Deorital is a beautiful alpine lake set against a backdrop of snow-clad Himalayan peaks. It’s ideal for independent trekkers who want to get out in nature without necessarily relying on the services of a guide or organized tour, and can easily be done as a day trip or an overnight journey. The 3km hike up to the lake is fairly easy, starting in the cozy village of Sari, and if you have a lot of gear with you, you can hire a donkey porter to help haul your load. Tents and sleeping bags are available for rent at the lake, and there are a couple of small stalls serving up basic Indian fare.
Although you may associate Kerala with its low-lying backwaters and rugged beaches, this South Indian state definitely holds its own when it comes to epic trekking spots. If you’re looking for a rigorous day hike offering gorgeous views over the lush interior Wayanad district, Chembra Peak is just about perfect. You'll pass through emerald tea plantations as you head up into the hills, eventually reaching a heart-shaped lake surrounded by wild grasslands, with beautiful vistas over the surrounding regions. Just check ahead before you make the trek; the local government takes conservation very seriously, and sometimes officials close the area to hikers during the dry season.
Join devout Hindu pilgrims on this 18km walk to Gaumukh, the source of the sacred Ganges River, which springs forth from the edge of the Gangotri Glacier. The trek starts in the holy pilgrimage town of Gangotri and while the walk is fairly easy, with few inclines, it is long. As such, most people spend the night at the Bhojwasa camp area along the way, where there are tents and a tourist rest house, along with basic facilities such as toilets and food stalls.
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If you're all about coming face-to-face with massive Himalayan peaks, but aren't quite ready to head up to Nepal to summit Everest, Goecha La in the Northeastern state of Sikkim is the perfect compromise. It's the highest mountain pass in the state, and if you have 10 to 11 days to commit to the journey, which needs to be undertaken with a guide, you'll be rewarded with fantastic views of the southeastern face of Mt. Kanchenjunga, the world's third-tallest mountain and worth a trek in its own right. Come in the springtime, just before monsoon, for the clearest views and the prettiest flora along the way (including colorful rhododendrons).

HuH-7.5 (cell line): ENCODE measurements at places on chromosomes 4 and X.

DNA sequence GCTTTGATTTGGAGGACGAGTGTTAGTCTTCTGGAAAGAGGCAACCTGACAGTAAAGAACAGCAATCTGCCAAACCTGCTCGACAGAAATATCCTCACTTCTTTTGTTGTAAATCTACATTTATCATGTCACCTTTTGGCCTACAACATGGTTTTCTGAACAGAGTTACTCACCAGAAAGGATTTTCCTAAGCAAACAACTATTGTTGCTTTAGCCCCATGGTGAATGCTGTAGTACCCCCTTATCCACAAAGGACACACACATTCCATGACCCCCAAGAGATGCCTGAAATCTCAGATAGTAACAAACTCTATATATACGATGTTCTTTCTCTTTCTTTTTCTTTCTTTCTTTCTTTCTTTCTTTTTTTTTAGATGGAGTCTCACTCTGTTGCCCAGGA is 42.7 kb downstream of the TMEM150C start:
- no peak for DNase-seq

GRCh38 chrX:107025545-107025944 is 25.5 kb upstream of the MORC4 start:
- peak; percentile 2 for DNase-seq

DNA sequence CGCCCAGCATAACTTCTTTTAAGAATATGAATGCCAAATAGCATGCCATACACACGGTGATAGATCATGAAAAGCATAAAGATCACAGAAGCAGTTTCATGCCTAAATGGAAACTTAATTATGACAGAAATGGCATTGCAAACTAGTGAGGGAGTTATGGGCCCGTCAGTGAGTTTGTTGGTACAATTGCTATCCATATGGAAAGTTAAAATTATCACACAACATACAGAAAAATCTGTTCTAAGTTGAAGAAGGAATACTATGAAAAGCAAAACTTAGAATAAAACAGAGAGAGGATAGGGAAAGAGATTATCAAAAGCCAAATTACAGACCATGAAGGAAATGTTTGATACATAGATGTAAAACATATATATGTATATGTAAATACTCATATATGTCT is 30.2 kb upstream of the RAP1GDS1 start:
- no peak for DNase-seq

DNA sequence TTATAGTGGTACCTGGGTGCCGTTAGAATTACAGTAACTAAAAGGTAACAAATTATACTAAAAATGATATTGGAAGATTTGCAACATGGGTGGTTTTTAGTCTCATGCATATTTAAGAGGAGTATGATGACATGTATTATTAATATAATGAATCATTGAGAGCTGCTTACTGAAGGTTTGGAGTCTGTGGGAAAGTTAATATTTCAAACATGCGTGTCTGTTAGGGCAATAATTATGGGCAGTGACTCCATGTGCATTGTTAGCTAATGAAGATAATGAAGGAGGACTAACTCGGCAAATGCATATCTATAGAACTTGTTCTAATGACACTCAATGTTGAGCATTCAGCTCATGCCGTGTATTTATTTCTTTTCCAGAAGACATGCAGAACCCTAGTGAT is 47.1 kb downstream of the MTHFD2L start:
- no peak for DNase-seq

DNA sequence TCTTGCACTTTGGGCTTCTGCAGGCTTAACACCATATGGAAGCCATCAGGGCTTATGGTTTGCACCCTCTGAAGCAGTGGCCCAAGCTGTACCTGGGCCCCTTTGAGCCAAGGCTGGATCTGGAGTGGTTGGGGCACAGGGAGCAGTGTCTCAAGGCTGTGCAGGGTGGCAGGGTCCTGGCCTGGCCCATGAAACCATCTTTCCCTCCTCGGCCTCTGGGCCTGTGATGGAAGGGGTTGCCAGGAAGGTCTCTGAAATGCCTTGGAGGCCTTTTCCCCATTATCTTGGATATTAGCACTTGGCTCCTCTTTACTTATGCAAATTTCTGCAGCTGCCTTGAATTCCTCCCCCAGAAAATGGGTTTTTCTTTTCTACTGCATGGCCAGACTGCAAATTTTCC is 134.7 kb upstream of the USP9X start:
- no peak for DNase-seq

The eeriest spot in this list, Roopkund is a remote Himalayan lake sitting at just over 5000 meters in altitude, set in the Uttarakhand region. It's best known for a deposit of skeletal remains that skirt the lake, which legend has it date to the 9th century, when a group of people perished here in a violent snowstorm (although some scientific testing indicates that at least some of the skeletons may be more recent). Getting here requires a healthy dose of ambition as well as plenty of time (usually about a week round trip), and it’s unwise to attempt it without a guide or as part of a group.
© Soudip Dutta / Shotstoriessd
This alpine meadow sits above the hill station of Dharamsala, best known as the seat of the Tibetan Government in Exile and the home of the Dalai Lama. The trek starts at the Galu Devi Temple in the town of Dharamkot, a popular backpacker haunt just outside of McLeod Ganj. From here, it's about a 6km trek uphill that passes through deodar pine forests and up to the summit. Although many travelers opt to do Triund as a day trip, tents and sleeping bags are available for rent at the summit if you want to spend the night.
Among the highest peaks in South India's ridiculously picturesque Kodagu (Coorg) Region, Tandiandamol makes for an ideal day hike for trekkers who want the chance to take in some scenic views and possibly spot local wildlife. Because of its relatively short length (around 8km each way), this well-marked, moderate hike is easy to take on without a guide. Most hikers park at Nalknad Palace in the town of Yevakapadi (about a three-hour drive from Mysuru or six hours from Bengaluru), and hike up from there.
The Valley of the Flowers
One of India's most celebrated hiking destinations, the Valley of the Flowers gets its name from the flurry of wildflowers that bloom here during a short window every summer, at the tail end of the annual monsoon. In order to protect the natural beauty of the valley, camping is prohibited, so most people trek to Ghangaria, a three-to-four hour walk away, spend the night there, and then do a day visit to the valley. Organized treks typically also include a day visit to Hem Kund Sahib, a remote gurudwara (Sikh temple) about a 6km uphill walk from Ghangaria.